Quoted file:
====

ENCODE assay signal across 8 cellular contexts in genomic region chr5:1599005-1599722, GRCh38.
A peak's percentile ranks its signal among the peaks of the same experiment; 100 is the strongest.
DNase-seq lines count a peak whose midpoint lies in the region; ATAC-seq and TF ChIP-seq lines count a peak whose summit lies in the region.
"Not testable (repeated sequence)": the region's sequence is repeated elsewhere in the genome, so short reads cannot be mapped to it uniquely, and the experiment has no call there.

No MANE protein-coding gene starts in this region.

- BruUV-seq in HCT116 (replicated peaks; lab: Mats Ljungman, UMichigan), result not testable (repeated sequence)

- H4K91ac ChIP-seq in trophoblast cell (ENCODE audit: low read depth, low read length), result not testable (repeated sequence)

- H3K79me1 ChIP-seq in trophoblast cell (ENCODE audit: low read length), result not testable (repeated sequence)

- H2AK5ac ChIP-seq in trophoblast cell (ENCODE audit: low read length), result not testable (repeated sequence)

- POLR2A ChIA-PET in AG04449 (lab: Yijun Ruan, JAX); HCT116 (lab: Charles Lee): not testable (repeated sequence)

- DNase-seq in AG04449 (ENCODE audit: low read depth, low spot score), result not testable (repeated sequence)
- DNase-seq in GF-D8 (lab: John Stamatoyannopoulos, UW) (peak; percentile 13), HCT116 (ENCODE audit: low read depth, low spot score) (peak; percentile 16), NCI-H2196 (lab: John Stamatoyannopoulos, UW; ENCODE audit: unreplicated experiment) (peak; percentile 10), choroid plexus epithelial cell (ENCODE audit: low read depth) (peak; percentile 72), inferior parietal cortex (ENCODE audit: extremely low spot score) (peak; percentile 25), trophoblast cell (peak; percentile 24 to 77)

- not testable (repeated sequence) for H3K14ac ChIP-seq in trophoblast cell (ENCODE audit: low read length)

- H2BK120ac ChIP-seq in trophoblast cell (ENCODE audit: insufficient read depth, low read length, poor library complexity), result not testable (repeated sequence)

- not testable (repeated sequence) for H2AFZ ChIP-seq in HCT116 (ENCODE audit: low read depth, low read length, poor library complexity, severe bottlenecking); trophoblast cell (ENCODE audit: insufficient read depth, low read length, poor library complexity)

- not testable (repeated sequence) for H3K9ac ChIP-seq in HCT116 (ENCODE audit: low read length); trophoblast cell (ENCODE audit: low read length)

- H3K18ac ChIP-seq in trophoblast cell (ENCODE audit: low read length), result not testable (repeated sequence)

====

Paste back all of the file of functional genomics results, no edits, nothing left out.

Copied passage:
ENCODE assay signal across 8 cellular contexts in genomic region chr5:1599005-1599722, GRCh38.
A peak's percentile ranks its signal among the peaks of the same experiment; 100 is the strongest.
DNase-seq lines count a peak whose midpoint lies in the region; ATAC-seq and TF ChIP-seq lines count a peak whose summit lies in the region.
"Not testable (repeated sequence)": the region's sequence is repeated elsewhere in the genome, so short reads cannot be mapped to it uniquely, and the experiment has no call there.

No MANE protein-coding gene starts in this region.

- BruUV-seq in HCT116 (replicated peaks; lab: Mats Ljungman, UMichigan), result not testable (repeated sequence)

- H4K91ac ChIP-seq in trophoblast cell (ENCODE audit: low read depth, low read length), result not testable (repeated sequence)

- H3K79me1 ChIP-seq in trophoblast cell (ENCODE audit: low read length), result not testable (repeated sequence)

- H2AK5ac ChIP-seq in trophoblast cell (ENCODE audit: low read length), result not testable (repeated sequence)

- POLR2A ChIA-PET in AG04449 (lab: Yijun Ruan, JAX); HCT116 (lab: Charles Lee): not testable (repeated sequence)

- DNase-seq in AG04449 (ENCODE audit: low read depth, low spot score), result not testable (repeated sequence)
- DNase-seq in GF-D8 (lab: John Stamatoyannopoulos, UW) (peak; percentile 13), HCT116 (ENCODE audit: low read depth, low spot score) (peak; percentile 16), NCI-H2196 (lab: John Stamatoyannopoulos, UW; ENCODE audit: unreplicated experiment) (peak; percentile 10), choroid plexus epithelial cell (ENCODE audit: low read depth) (peak; percentile 72), inferior parietal cortex (ENCODE audit: extremely low spot score) (peak; percentile 25), trophoblast cell (peak; percentile 24 to 77)

- not testable (repeated sequence) for H3K14ac ChIP-seq in trophoblast cell (ENCODE audit: low read length)

- H2BK120ac ChIP-seq in trophoblast cell (ENCODE audit: insufficient read depth, low read length, poor library complexity), result not testable (repeated sequence)

- not testable (repeated sequence) for H2AFZ ChIP-seq in HCT116 (ENCODE audit: low read depth, low read length, poor library complexity, severe bottlenecking); trophoblast cell (ENCODE audit: insufficient read depth, low read length, poor library complexity)

- not testable (repeated sequence) for H3K9ac ChIP-seq in HCT116 (ENCODE audit: low read length); trophoblast cell (ENCODE audit: low read length)

- H3K18ac ChIP-seq in trophoblast cell (ENCODE audit: low read length), result not testable (repeated sequence)